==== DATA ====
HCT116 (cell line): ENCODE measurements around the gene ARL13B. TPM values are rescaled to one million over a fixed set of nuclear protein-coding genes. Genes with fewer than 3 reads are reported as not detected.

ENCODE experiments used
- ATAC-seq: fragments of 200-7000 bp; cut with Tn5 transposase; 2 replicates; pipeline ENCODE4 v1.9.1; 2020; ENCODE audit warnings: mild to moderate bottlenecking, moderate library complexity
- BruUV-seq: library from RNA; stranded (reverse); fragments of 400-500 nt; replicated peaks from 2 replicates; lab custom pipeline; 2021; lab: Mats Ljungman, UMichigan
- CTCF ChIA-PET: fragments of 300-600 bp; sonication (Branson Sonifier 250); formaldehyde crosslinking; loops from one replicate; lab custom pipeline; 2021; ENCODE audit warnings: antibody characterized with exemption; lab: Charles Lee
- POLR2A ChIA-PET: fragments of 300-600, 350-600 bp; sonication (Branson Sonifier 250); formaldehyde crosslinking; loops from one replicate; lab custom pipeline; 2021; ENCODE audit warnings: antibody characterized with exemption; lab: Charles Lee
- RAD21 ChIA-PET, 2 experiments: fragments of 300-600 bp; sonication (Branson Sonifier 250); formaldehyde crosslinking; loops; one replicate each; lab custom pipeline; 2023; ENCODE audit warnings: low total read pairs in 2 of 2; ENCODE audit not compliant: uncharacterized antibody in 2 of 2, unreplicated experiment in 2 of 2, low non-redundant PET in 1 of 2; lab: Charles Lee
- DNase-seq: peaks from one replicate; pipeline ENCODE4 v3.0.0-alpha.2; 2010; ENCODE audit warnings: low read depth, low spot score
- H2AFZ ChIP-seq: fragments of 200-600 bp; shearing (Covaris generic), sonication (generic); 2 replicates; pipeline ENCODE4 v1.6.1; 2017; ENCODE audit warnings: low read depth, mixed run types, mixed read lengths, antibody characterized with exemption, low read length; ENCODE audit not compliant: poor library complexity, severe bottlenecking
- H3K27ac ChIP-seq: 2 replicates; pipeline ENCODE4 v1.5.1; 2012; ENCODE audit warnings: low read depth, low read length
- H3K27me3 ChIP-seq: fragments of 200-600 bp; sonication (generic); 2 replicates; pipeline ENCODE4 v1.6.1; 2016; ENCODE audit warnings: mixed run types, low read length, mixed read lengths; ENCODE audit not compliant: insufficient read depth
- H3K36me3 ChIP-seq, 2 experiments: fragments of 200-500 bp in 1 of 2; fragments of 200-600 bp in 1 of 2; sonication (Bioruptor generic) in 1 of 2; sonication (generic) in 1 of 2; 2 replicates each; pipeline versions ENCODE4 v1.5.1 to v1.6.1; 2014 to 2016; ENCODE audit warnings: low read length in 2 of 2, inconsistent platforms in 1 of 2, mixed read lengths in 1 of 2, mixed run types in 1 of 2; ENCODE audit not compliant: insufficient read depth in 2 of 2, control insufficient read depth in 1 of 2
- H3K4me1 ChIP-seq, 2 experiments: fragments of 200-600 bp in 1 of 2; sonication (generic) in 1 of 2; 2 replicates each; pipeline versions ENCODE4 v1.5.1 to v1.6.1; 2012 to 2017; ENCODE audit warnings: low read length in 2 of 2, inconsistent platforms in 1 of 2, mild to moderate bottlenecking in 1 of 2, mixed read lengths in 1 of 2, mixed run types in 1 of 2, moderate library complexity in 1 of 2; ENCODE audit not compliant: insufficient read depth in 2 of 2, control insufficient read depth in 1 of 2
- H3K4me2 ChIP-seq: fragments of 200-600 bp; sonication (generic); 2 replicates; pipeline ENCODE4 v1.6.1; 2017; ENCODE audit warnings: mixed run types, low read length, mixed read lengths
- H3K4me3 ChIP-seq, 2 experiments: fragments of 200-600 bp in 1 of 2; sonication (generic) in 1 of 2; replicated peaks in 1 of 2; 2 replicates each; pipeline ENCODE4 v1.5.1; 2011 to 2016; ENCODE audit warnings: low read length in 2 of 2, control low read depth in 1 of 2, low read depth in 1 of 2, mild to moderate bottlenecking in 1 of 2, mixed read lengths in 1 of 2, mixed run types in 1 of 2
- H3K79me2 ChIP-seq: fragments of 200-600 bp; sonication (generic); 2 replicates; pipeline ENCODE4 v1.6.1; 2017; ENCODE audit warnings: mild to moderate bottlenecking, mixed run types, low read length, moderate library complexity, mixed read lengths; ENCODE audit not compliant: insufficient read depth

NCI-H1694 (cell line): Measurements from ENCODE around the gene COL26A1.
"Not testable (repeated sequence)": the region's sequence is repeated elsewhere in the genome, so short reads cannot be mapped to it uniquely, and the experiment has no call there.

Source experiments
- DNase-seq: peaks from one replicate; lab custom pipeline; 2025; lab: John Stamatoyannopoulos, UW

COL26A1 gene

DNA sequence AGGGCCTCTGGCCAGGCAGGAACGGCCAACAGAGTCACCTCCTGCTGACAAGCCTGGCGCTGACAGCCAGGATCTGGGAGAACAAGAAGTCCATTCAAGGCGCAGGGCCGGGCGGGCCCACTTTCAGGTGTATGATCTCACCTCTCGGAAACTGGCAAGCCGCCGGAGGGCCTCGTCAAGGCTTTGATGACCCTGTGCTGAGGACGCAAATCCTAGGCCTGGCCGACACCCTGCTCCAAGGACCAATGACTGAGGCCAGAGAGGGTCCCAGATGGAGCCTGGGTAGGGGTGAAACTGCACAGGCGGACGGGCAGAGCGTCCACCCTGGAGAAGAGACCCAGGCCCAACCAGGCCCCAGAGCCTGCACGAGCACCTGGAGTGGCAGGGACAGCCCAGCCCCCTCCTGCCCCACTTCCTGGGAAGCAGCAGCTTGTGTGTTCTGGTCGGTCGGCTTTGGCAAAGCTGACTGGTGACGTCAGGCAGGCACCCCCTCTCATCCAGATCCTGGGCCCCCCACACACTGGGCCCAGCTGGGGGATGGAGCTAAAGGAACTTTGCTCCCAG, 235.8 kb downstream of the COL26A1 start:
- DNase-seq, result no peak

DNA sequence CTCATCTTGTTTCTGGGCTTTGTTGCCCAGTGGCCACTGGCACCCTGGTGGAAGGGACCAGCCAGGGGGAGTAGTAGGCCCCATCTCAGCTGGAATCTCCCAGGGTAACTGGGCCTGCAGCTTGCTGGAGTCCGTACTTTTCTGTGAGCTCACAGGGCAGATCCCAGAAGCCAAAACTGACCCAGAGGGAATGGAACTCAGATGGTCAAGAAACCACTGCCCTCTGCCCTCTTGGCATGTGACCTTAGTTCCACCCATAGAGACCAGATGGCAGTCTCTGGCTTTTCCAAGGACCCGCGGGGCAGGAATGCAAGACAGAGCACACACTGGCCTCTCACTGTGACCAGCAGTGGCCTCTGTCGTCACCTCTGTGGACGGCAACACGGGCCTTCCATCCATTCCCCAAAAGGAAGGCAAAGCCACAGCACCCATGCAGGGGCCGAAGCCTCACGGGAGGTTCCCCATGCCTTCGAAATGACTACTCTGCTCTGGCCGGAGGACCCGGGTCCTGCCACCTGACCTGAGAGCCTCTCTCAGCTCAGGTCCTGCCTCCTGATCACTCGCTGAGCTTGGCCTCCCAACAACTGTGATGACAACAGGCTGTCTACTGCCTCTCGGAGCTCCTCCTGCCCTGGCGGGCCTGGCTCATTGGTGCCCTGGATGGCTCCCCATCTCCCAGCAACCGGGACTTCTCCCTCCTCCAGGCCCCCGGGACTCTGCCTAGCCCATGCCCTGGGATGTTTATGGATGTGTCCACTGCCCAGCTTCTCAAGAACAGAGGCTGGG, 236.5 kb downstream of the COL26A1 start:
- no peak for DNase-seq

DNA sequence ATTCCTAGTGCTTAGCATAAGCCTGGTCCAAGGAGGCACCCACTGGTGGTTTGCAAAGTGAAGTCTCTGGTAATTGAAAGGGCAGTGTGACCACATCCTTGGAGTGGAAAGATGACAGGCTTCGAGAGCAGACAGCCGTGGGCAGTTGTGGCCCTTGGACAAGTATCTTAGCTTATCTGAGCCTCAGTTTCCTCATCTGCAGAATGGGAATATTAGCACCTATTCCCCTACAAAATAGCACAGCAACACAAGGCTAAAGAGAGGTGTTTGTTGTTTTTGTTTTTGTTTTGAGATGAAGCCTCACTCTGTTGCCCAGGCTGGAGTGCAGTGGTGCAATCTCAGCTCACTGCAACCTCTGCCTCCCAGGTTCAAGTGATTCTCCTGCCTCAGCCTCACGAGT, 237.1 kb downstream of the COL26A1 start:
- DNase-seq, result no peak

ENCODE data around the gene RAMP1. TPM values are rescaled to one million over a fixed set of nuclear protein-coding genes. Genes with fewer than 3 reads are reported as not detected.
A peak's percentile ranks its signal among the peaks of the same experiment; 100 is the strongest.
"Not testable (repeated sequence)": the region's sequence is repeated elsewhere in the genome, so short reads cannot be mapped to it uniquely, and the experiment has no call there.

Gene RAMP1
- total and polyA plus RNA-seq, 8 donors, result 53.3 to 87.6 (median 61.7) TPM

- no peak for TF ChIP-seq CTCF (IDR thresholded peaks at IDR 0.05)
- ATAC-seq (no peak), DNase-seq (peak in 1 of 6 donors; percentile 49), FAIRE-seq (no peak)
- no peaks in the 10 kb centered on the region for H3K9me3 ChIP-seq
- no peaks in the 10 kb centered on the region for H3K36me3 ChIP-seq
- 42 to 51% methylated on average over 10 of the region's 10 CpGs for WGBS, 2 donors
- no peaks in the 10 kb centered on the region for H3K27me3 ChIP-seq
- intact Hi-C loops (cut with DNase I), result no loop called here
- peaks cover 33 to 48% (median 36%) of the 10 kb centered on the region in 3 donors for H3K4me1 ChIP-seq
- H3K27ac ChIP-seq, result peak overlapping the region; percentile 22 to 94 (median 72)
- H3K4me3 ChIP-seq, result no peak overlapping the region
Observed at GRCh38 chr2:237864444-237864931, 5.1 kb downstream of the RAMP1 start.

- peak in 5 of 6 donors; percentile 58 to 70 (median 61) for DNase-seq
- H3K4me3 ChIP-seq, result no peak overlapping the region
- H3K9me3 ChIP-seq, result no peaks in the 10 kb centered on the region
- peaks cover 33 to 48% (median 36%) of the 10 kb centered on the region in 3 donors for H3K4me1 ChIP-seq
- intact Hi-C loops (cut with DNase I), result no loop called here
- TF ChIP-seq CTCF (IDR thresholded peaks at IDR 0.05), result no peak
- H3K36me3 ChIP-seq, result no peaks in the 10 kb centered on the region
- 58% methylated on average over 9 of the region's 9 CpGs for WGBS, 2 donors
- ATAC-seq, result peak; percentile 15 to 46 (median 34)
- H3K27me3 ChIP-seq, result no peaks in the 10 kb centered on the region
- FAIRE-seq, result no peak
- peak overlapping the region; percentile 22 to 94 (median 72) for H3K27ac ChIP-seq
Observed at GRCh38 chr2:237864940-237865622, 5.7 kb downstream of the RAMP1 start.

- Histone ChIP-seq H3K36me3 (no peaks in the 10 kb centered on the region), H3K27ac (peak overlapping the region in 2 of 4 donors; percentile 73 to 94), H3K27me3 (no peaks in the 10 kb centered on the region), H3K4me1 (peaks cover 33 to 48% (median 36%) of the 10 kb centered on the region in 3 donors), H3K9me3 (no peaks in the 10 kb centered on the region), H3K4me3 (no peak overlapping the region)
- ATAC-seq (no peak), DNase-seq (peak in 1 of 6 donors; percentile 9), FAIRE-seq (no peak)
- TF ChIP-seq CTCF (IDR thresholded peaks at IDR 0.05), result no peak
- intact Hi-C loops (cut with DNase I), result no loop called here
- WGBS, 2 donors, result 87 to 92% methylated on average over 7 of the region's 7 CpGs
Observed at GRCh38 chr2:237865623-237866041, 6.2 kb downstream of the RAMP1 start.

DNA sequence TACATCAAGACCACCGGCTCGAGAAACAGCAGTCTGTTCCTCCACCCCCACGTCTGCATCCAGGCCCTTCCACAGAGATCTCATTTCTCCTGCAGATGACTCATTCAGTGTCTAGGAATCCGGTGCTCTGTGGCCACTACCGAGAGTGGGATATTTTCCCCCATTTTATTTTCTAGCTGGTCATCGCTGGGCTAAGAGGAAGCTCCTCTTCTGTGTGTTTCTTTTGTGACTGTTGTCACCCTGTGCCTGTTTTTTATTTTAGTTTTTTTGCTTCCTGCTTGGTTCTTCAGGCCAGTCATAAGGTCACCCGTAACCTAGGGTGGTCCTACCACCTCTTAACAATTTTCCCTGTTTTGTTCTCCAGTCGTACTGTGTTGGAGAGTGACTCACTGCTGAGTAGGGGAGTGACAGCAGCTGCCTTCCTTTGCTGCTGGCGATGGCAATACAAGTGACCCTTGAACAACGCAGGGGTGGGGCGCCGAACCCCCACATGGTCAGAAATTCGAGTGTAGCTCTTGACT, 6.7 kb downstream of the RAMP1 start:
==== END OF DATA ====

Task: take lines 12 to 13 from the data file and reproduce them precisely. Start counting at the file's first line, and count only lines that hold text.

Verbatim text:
- H3K36me3 ChIP-seq, 2 experiments: fragments of 200-500 bp in 1 of 2; fragments of 200-600 bp in 1 of 2; sonication (Bioruptor generic) in 1 of 2; sonication (generic) in 1 of 2; 2 replicates each; pipeline versions ENCODE4 v1.5.1 to v1.6.1; 2014 to 2016; ENCODE audit warnings: low read length in 2 of 2, inconsistent platforms in 1 of 2, mixed read lengths in 1 of 2, mixed run types in 1 of 2; ENCODE audit not compliant: insufficient read depth in 2 of 2, control insufficient read depth in 1 of 2
- H3K4me1 ChIP-seq, 2 experiments: fragments of 200-600 bp in 1 of 2; sonication (generic) in 1 of 2; 2 replicates each; pipeline versions ENCODE4 v1.5.1 to v1.6.1; 2012 to 2017; ENCODE audit warnings: low read length in 2 of 2, inconsistent platforms in 1 of 2, mild to moderate bottlenecking in 1 of 2, mixed read lengths in 1 of 2, mixed run types in 1 of 2, moderate library complexity in 1 of 2; ENCODE audit not compliant: insufficient read depth in 2 of 2, control insufficient read depth in 1 of 2